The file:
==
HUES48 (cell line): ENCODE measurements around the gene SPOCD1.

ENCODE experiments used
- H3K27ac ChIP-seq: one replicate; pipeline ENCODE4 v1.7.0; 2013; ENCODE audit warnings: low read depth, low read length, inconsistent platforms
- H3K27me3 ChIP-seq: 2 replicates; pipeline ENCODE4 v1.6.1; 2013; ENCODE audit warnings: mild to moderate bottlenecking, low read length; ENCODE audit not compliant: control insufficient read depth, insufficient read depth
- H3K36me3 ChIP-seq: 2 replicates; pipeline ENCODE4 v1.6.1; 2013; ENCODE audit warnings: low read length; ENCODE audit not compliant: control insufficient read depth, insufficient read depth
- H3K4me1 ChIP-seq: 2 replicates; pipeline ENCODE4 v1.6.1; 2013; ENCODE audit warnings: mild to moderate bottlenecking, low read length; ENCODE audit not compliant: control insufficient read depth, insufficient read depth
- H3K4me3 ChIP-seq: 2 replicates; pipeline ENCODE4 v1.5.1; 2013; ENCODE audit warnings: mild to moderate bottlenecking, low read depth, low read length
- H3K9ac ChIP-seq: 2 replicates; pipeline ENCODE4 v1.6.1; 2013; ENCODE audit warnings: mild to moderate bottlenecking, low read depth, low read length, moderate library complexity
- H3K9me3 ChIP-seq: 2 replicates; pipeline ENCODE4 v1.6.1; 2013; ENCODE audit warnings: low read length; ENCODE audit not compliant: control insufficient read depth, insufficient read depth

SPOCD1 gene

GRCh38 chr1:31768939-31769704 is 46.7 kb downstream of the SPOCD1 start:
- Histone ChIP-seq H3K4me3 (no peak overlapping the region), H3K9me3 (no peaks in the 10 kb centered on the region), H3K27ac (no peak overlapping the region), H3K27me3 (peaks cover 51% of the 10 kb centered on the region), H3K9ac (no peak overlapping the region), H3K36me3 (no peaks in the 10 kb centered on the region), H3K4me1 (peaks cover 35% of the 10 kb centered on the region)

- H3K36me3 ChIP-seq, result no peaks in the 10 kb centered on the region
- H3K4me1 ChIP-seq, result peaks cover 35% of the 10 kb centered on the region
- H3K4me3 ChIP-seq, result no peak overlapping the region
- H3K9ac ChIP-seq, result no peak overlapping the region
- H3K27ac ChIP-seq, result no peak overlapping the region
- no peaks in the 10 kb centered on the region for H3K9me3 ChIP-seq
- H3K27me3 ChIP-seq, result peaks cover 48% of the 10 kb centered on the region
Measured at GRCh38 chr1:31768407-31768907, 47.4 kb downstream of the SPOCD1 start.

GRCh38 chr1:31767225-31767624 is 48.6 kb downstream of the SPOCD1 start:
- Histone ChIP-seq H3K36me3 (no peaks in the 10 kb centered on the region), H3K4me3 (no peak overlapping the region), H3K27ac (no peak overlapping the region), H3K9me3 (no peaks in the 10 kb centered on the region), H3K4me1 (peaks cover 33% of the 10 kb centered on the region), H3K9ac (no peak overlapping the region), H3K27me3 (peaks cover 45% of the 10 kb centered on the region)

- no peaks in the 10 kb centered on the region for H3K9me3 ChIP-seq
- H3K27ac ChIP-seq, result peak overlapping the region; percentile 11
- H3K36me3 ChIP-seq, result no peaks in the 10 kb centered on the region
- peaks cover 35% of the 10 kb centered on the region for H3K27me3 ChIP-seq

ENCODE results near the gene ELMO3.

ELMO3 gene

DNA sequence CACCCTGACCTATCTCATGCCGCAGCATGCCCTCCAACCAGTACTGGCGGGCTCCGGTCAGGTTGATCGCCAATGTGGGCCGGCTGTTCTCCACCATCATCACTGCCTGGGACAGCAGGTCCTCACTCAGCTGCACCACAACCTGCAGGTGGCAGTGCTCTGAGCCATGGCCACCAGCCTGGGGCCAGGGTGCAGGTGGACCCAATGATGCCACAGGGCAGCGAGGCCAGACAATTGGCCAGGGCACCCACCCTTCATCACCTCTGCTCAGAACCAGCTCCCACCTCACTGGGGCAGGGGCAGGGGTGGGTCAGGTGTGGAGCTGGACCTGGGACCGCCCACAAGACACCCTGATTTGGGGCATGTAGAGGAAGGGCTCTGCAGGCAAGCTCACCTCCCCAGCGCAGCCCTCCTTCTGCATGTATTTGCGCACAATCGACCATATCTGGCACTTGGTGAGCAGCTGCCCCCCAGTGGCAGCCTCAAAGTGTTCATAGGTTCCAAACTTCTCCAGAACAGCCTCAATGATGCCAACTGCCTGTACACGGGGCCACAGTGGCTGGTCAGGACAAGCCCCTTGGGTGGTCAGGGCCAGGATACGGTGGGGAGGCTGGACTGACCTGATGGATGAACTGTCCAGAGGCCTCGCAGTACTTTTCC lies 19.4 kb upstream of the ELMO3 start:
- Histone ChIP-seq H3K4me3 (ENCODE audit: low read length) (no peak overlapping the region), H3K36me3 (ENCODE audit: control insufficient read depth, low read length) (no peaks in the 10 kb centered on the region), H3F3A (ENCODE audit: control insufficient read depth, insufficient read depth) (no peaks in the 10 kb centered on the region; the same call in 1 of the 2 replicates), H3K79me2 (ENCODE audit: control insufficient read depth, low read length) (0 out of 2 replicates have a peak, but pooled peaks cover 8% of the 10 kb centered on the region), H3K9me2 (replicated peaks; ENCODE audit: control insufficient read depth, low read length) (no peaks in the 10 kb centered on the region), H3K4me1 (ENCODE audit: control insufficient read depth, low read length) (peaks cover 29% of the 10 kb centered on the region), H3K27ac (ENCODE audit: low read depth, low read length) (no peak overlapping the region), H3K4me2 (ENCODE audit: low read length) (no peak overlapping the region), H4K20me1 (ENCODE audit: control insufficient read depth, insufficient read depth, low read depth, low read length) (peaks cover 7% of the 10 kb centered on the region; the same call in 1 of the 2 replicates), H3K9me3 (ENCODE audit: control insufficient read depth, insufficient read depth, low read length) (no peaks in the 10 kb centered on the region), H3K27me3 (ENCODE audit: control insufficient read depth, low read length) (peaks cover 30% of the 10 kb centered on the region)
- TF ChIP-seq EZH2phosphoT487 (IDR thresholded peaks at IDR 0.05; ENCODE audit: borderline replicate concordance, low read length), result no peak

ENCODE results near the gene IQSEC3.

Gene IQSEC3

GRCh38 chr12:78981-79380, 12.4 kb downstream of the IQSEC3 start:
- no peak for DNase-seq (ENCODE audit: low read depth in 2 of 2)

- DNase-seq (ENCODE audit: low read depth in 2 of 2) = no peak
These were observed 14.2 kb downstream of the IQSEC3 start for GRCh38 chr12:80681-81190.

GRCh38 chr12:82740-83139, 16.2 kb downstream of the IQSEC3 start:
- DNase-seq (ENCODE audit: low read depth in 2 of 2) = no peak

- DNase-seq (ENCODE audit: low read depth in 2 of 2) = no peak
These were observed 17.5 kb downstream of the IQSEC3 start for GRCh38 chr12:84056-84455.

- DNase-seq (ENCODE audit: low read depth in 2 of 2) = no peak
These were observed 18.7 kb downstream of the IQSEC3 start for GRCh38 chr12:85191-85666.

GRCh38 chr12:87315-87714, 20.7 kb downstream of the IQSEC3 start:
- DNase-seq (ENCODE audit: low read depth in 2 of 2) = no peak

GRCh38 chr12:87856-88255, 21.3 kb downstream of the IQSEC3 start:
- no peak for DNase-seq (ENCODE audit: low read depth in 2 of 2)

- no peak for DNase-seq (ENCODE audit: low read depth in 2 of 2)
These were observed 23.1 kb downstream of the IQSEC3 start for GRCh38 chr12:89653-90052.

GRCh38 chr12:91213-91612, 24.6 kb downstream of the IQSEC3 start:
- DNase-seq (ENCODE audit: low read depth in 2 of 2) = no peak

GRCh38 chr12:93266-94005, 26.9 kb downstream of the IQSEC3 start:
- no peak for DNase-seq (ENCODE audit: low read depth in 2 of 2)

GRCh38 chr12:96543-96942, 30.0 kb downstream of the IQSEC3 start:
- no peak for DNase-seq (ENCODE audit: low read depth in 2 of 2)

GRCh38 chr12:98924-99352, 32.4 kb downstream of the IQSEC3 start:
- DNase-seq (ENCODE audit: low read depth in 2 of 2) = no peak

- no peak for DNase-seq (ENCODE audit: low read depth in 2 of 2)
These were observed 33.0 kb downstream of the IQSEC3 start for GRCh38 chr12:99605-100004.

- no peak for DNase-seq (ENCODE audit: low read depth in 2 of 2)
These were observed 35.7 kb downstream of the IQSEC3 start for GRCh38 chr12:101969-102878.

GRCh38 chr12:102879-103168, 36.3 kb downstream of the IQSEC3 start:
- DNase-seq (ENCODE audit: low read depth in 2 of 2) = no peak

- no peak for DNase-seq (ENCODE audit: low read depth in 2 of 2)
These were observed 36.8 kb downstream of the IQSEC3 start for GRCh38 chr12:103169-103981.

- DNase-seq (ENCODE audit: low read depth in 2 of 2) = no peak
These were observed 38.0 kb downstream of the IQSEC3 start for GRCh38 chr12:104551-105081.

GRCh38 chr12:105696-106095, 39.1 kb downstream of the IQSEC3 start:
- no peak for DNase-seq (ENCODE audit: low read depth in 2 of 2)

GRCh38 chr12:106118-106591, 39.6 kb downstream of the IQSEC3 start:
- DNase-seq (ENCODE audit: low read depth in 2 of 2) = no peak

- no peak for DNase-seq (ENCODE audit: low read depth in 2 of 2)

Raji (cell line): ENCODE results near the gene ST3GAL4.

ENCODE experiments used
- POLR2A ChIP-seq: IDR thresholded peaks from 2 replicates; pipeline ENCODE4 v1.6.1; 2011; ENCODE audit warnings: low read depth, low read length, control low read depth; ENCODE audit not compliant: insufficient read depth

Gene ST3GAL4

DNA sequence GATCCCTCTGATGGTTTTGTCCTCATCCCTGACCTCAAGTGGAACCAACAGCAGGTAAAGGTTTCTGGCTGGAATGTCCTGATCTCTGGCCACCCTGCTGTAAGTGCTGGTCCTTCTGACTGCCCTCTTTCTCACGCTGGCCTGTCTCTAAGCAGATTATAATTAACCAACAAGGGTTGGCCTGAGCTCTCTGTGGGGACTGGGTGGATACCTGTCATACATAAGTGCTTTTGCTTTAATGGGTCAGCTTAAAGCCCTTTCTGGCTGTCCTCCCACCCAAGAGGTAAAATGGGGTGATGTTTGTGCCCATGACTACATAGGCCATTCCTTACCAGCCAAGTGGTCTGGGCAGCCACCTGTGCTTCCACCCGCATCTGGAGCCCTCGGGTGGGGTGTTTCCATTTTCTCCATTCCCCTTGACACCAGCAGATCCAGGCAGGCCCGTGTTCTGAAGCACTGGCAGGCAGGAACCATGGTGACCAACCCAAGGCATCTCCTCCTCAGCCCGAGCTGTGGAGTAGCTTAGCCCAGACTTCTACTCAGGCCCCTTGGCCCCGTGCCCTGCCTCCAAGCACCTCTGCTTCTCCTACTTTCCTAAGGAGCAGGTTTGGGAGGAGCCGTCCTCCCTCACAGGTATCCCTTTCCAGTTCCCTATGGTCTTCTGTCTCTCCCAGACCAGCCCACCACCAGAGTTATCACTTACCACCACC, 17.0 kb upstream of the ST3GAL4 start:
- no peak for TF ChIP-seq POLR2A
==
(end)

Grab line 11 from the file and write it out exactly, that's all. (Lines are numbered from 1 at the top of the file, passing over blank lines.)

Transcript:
GRCh38 chr1:31768939-31769704 is 46.7 kb downstream of the SPOCD1 start: